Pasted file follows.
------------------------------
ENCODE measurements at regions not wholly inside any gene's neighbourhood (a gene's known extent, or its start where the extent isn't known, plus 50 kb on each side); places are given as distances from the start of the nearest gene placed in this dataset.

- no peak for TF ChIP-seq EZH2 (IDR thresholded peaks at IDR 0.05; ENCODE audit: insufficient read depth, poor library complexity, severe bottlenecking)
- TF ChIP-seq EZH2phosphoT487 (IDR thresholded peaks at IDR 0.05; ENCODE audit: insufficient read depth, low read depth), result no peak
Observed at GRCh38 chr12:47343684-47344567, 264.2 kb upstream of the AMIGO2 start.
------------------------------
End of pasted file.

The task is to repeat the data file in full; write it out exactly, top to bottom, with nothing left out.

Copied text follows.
ENCODE measurements at regions not wholly inside any gene's neighbourhood (a gene's known extent, or its start where the extent isn't known, plus 50 kb on each side); places are given as distances from the start of the nearest gene placed in this dataset.

- no peak for TF ChIP-seq EZH2 (IDR thresholded peaks at IDR 0.05; ENCODE audit: insufficient read depth, poor library complexity, severe bottlenecking)
- TF ChIP-seq EZH2phosphoT487 (IDR thresholded peaks at IDR 0.05; ENCODE audit: insufficient read depth, low read depth), result no peak
Observed at GRCh38 chr12:47343684-47344567, 264.2 kb upstream of the AMIGO2 start.